We used to know a great deal about Papua New Guinea. After all, as a colony it was Australia’s responsibility and generations of our teachers, soldiers and bureaucrats lived and worked there. With a population of 7.2m and rising rapidly, it will demand our attention again in the future – and not just as a dumping ground for asylum seekers.
In the meantime, since independence in 1975, PNG has slipped from 77th to 156th for sub- Saharan Africa – on the United Nations Human Development index, which compares measures such as life expectancy, education, health and income between countries. Australia ranks second. According to the World Health Organisation, our nearest neighbour had nearly
18,000 cases of malaria for every 100,000 people in 2011 – 4 ½ times the world average.
Tuberculosis was running at 534 cases per 100,000 population– more than three times the global average. Men die on average at 61 and women at 65 – 20 years younger than in Australia. According to a 2010 WHO report, ‘‘the health system has become increasingly dysfunctional and unable to cope with routine tasks’’.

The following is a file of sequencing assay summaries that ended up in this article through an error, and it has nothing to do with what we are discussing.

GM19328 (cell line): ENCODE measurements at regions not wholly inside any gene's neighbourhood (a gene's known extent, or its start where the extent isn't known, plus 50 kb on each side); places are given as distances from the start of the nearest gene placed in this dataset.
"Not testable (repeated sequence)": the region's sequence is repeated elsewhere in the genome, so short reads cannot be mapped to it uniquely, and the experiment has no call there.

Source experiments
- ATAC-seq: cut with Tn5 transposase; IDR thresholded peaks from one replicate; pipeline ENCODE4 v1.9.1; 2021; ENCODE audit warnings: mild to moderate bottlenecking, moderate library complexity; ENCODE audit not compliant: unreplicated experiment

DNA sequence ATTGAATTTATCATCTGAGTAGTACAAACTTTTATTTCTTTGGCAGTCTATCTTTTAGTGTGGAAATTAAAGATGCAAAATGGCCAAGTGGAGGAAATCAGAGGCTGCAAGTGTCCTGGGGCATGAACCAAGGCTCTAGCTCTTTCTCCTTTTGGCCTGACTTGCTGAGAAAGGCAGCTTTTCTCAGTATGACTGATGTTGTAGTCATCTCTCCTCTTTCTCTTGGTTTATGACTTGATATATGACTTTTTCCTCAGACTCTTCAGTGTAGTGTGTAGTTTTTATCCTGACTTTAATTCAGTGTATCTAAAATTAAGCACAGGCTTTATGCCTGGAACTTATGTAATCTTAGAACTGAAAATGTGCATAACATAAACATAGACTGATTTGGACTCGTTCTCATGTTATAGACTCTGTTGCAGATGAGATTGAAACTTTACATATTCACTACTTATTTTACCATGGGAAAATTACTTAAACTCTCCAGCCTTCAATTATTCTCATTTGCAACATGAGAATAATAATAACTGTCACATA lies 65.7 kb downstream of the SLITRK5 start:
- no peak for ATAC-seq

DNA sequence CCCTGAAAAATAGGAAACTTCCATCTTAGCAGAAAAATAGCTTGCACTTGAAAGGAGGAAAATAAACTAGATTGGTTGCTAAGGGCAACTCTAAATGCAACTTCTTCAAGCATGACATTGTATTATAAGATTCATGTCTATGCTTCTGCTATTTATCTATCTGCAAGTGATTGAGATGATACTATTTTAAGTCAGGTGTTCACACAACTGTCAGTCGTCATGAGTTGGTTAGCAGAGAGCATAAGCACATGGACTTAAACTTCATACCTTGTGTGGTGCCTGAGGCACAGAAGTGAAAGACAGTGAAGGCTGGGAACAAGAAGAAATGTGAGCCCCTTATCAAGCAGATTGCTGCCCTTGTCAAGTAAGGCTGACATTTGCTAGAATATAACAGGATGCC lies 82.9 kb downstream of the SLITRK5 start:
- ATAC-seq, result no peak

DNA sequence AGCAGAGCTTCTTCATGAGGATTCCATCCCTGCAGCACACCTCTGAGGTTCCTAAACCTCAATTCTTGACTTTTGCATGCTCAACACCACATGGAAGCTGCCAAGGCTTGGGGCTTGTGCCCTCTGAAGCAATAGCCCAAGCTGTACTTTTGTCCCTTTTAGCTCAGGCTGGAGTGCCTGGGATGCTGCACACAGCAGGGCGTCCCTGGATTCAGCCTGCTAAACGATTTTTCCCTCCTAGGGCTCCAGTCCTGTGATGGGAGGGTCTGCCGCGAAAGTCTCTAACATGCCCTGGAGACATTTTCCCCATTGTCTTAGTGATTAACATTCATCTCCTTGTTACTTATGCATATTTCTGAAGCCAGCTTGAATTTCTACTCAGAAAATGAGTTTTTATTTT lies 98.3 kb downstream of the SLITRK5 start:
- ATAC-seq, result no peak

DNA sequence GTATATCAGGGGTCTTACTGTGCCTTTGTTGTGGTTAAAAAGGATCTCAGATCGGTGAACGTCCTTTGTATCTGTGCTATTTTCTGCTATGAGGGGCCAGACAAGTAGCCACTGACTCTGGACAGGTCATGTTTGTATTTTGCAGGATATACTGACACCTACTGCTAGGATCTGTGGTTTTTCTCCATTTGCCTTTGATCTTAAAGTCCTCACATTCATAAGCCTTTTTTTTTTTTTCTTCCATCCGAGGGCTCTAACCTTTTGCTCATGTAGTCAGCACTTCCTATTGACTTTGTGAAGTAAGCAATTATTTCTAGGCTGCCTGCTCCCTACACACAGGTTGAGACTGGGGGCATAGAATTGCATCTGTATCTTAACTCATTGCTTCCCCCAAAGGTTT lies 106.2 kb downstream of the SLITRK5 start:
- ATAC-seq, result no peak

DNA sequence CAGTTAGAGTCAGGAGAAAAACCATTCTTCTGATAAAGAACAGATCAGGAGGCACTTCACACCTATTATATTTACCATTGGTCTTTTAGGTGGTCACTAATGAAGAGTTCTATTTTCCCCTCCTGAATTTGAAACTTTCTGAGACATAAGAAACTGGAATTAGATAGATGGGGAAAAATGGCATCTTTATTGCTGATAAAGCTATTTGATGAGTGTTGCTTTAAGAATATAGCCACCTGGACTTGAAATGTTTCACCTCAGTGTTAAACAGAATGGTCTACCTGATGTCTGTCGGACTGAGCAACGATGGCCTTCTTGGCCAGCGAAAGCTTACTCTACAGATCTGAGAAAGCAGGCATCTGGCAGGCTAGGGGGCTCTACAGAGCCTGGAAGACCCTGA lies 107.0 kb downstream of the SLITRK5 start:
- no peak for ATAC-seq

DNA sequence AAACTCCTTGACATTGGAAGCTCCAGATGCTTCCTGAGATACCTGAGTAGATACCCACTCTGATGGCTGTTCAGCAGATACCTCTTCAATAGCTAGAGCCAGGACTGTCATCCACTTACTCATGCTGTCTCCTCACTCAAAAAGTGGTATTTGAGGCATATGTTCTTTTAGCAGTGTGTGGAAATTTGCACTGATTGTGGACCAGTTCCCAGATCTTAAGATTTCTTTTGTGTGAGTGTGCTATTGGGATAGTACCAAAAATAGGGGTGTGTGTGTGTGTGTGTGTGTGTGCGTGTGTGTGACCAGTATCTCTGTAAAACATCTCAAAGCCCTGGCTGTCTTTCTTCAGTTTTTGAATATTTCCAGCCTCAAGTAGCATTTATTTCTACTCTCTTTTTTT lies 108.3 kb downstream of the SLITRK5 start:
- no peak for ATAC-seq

Popondetta Hospital saw about 40,000 patients last year, with 5000 of them admitted. This with 16 doctors – just four of them specialists – and one nurse per ward on each shift. This year patient numbers are running at double that rate – mainly due to the introduction of the new national government policy for free health care. In theory, following this week’s budget in Canberra, that makes PNG’s health policy more generous than Australia’s. The trouble is that the government is giving Popondetta hospital less than half the money it received last year from patient fees.
The supply of drugs is irregular, with the hospital periodically running out completely – sometimes for months at a time. Oro Community Development Project, an Australian-PNG charity that supports the hospital, as well as a local school, helps fill the gaps by supplying medicines and equipment.